"It is frustrating, and ultimately pointless, to argue with someone who is certain beyond the shadow of a doubt that his perspective is accurate and complete and that yours is wrong and stupid. Where can the conversation possibly go?" (p. 144)
    Demanding explanation is abusive because it's deceptive: the abuser who demands an explanation holds out the promise that he is reasonable, he can be persuaded, and the conversation can go somewhere positive if you just explain more. In reality, he is not open to being changed by what he hears, and is just trying to waste your time and/or entrap you for more abuse. Demanding a 1-on-1 conversation also reflects entitlement to the time and attention of the writer, who has already provided plenty of explanation. It is pretty obvious to me when someone is asking questions out of genuine openness to change, and when they're doing it in a rude and entitled way.
  • Gaslighting; Bancroft discusses discrediting extensively (p. 125, p. 146) but doesn't call it out in the above list. "You're too sensitive", "You're overreacting", and -- when not justified, other than by the purported oversensitivity of the writer -- "You can't make that comparison, it's ridiculous" are all forms of gaslighting. They attempt to make the listener doubt their own perceptions and judgment. I included gaslighting comments under "ridicule", but it's worth pointing out that this is a common and insidious form of ridicule, since it seems superficially reasonable (of course we all think that nobody should be too sensitive, or react too much, though the boundary for how sensitive it's acceptable to be is rarely discussed).

The analysis

I read:
  • All of my mentions that were replies to tweets (from me or other people) linking to "Refusing to Empathize with Elliot Rodger, or that linked to the essay without replying to me.
  • Two comments on my Dreamwidth post that were screened and that I deleted.
(I excluded a lot of mentions that could also have gone on this list, but were replies to tweets unrelated to the essay. My favorite one of those, though, was a response to a picture I posted of a display of boxes of LaCroix sparkling water, which said something like "looking for something to drink so you can get fatter?")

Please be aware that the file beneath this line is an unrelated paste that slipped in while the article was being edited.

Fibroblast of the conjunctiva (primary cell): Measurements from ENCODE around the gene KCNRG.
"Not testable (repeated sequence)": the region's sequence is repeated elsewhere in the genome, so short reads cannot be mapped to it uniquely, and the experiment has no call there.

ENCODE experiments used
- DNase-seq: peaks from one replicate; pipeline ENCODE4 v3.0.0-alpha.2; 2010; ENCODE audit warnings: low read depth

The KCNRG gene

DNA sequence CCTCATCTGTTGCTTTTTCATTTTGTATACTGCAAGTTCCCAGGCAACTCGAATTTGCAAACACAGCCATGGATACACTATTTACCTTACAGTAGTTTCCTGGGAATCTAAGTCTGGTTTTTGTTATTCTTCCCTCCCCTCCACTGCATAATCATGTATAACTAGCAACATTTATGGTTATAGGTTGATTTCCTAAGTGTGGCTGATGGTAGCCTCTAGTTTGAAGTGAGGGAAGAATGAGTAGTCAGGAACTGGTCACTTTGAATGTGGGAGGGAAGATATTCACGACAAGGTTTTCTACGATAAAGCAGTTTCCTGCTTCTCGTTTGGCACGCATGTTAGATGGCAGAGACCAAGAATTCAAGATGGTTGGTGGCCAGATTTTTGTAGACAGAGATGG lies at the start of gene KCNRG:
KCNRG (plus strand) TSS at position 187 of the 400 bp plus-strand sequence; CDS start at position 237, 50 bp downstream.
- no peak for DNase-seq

The following table lists all but one of the responses, along with the abusive tactics each one employs.

There was one response that didn't use any of the abusive tactics above. It was illogical (blaming Marc Lépine's actions on Islam because Lépine's father was Algerian), but may have been written in good faith, even if it was ignorant.

So in short:

  • 27 critical/negative replies
  • 26 out of 27 use at least one abuse tactic identified by Bancroft; most several
  • The remaining one is illogical / primarily based on religious stereotyping.
  • No substantive criticisms. At all.
I am often wrong, and many times, people have had critical things to say about my writing. Sometimes they were right. Often, they were non-abusive. But something about this essay drew out many abusive responses, while no one had a genuine intellectual criticism. When you call out and name abuse, a way that you can tell that you were right is that the abusers get more abusive. I'm sure there are places where this essay falls short, logically, or could be better expressed. But no one has pointed them out.

CW: verbally abusive comments; slurs )


The dominance of abuse in the negative responses to my piece doesn't prove I'm right, of course. It doesn't prove there's no good argument against my core theses, and it doesn't prove I didn't make any mistakes. But given that a lot of people were so eager to debunk my article, if there was a good argument, don't you think one of them might have found one?

I think giving names to abusive conversational patterns is extremely powerful and I think it's important to distinguish between criticism and abuse, and notice when the only thing people can seem to muster up in response to anti-abuse discourse is more abuse.